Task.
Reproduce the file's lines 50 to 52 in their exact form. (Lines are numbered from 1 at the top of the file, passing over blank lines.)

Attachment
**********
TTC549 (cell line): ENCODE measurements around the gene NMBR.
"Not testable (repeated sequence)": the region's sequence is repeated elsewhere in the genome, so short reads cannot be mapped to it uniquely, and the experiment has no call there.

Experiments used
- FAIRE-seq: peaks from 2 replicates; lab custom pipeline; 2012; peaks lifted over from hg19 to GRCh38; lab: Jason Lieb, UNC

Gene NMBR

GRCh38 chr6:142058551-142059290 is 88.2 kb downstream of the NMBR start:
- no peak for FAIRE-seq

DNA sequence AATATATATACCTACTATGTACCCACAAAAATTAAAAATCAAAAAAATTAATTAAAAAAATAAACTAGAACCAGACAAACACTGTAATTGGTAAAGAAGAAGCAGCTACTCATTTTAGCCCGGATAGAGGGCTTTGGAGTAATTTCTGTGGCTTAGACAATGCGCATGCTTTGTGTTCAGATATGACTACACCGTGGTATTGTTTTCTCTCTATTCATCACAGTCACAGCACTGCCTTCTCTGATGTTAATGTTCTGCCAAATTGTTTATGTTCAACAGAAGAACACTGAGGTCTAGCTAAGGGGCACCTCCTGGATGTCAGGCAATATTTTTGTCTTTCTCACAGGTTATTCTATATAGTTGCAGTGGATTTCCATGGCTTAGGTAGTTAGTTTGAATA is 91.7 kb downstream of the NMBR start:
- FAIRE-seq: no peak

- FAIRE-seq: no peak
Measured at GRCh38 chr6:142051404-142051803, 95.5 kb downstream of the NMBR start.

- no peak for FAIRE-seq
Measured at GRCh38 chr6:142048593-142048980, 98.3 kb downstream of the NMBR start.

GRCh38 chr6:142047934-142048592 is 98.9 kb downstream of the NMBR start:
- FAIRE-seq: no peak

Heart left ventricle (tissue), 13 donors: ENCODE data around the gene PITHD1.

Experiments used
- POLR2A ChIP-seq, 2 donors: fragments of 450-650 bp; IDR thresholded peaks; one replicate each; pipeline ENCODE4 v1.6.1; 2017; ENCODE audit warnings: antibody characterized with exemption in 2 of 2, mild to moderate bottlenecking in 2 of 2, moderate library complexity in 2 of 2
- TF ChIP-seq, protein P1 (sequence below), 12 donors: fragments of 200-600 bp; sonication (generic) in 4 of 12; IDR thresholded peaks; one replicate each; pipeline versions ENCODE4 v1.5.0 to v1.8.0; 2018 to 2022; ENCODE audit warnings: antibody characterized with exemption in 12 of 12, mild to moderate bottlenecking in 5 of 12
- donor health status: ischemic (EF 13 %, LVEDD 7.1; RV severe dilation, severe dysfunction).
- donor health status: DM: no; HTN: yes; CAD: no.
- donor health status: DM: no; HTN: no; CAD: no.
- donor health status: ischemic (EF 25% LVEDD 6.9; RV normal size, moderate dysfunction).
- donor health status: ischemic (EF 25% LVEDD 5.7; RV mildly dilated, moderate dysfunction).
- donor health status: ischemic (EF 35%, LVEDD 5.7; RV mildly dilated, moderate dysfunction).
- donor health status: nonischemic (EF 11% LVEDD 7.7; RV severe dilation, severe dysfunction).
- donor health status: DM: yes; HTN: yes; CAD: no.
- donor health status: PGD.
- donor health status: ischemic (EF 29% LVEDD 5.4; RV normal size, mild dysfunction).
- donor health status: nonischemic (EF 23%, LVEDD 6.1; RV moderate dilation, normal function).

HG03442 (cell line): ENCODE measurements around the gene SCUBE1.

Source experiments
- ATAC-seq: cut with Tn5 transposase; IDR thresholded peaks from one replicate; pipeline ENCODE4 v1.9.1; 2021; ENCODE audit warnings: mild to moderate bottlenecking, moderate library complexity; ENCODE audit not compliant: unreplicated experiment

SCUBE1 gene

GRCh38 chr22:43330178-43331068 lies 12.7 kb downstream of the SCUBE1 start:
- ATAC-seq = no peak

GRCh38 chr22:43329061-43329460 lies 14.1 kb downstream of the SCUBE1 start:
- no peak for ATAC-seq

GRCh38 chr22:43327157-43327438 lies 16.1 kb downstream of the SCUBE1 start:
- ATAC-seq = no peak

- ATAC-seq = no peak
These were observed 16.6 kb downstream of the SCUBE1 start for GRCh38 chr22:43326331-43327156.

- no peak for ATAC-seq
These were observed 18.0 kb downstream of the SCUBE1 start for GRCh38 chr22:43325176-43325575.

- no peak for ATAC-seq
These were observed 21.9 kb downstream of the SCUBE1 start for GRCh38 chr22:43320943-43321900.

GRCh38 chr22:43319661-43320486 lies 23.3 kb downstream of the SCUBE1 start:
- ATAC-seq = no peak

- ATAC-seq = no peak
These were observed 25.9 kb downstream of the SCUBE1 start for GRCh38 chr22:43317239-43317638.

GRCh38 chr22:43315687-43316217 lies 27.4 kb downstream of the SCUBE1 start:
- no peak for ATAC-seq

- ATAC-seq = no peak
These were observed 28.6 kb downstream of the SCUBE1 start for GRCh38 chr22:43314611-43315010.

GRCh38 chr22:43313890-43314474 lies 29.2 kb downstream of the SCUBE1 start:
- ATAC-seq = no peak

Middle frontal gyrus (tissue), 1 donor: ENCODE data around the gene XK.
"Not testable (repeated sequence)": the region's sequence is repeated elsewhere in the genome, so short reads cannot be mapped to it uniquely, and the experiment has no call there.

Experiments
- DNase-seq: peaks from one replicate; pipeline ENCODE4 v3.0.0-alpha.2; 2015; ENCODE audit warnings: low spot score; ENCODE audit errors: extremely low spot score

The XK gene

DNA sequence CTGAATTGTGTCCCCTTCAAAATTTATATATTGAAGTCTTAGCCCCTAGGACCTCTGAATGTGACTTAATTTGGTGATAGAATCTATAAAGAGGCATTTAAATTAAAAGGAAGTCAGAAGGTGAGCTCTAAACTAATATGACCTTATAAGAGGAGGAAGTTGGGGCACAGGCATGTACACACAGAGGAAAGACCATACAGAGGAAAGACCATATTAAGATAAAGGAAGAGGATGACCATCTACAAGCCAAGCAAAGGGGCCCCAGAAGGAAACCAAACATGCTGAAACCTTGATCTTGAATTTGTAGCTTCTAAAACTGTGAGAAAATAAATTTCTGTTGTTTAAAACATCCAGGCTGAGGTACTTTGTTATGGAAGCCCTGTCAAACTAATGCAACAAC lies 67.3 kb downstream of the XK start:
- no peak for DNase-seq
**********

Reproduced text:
These were observed 25.9 kb downstream of the SCUBE1 start for GRCh38 chr22:43317239-43317638.

GRCh38 chr22:43315687-43316217 lies 27.4 kb downstream of the SCUBE1 start:
- no peak for ATAC-seq